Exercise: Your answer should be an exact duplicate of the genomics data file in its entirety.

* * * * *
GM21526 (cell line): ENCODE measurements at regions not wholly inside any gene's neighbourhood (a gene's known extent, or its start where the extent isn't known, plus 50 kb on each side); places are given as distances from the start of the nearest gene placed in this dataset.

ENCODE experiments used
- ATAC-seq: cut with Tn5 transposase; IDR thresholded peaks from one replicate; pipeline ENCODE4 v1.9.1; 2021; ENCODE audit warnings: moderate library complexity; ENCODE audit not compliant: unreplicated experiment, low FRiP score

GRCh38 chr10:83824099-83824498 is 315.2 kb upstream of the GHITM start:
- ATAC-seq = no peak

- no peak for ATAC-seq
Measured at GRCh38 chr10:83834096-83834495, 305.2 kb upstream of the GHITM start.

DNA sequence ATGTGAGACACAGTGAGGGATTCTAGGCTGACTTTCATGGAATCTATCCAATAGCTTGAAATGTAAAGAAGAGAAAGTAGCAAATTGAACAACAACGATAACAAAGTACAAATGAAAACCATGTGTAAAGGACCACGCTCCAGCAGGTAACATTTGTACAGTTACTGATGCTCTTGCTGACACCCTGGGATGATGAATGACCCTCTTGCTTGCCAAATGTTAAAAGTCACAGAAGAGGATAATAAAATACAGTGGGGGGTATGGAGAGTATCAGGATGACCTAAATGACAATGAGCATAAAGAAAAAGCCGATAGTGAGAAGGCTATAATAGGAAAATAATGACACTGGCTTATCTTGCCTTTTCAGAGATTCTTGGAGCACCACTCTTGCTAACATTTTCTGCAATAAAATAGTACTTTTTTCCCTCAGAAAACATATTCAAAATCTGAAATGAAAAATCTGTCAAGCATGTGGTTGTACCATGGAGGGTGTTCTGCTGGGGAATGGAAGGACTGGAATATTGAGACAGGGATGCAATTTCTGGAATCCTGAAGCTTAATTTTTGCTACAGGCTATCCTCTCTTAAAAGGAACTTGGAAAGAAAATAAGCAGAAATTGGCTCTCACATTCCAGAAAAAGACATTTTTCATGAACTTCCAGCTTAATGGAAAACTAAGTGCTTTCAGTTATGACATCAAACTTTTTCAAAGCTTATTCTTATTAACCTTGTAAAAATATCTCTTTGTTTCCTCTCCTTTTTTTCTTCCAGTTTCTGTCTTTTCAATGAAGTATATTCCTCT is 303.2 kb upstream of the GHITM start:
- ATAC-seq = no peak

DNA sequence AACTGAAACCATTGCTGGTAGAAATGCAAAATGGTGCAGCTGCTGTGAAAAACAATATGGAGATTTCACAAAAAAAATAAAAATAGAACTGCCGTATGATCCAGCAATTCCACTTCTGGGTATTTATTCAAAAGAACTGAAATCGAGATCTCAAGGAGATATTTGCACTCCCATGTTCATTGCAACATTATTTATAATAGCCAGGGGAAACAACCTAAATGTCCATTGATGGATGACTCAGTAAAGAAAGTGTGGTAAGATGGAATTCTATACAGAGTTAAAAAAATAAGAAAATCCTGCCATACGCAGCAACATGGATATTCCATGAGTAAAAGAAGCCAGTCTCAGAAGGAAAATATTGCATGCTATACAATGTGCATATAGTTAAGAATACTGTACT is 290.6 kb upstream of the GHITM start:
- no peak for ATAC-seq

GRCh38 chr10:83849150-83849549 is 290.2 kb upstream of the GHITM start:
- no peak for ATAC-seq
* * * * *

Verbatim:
GM21526 (cell line): ENCODE measurements at regions not wholly inside any gene's neighbourhood (a gene's known extent, or its start where the extent isn't known, plus 50 kb on each side); places are given as distances from the start of the nearest gene placed in this dataset.

ENCODE experiments used
- ATAC-seq: cut with Tn5 transposase; IDR thresholded peaks from one replicate; pipeline ENCODE4 v1.9.1; 2021; ENCODE audit warnings: moderate library complexity; ENCODE audit not compliant: unreplicated experiment, low FRiP score

GRCh38 chr10:83824099-83824498 is 315.2 kb upstream of the GHITM start:
- ATAC-seq = no peak

- no peak for ATAC-seq
Measured at GRCh38 chr10:83834096-83834495, 305.2 kb upstream of the GHITM start.

DNA sequence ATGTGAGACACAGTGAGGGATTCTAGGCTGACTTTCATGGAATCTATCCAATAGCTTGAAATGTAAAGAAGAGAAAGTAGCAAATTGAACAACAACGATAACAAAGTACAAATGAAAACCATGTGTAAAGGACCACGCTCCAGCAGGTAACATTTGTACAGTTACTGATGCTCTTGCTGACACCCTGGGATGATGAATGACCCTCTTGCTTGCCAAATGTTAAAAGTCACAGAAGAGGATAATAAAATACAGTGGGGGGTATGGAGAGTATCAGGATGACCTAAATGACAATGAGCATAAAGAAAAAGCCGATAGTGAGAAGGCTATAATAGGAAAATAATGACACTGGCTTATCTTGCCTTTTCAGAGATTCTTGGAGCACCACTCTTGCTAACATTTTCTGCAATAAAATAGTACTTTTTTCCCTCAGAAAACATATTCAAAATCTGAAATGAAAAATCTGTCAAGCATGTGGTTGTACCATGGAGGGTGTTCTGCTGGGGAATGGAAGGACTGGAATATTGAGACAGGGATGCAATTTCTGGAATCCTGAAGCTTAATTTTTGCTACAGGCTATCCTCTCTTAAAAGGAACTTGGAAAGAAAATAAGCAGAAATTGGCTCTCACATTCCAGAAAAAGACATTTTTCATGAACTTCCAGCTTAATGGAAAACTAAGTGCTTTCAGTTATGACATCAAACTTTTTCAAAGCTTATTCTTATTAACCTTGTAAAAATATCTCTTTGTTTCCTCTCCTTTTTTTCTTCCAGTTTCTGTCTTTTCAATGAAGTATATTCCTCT is 303.2 kb upstream of the GHITM start:
- ATAC-seq = no peak

DNA sequence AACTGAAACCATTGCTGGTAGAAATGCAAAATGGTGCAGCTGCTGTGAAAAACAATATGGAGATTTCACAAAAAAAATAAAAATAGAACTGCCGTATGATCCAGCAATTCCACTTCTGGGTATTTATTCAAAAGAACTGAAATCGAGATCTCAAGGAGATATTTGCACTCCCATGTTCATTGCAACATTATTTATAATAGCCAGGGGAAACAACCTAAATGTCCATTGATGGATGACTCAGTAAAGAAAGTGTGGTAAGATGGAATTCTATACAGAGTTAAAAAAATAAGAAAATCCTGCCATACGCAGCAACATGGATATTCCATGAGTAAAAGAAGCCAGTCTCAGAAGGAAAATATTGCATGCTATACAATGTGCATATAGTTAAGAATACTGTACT is 290.6 kb upstream of the GHITM start:
- no peak for ATAC-seq

GRCh38 chr10:83849150-83849549 is 290.2 kb upstream of the GHITM start:
- no peak for ATAC-seq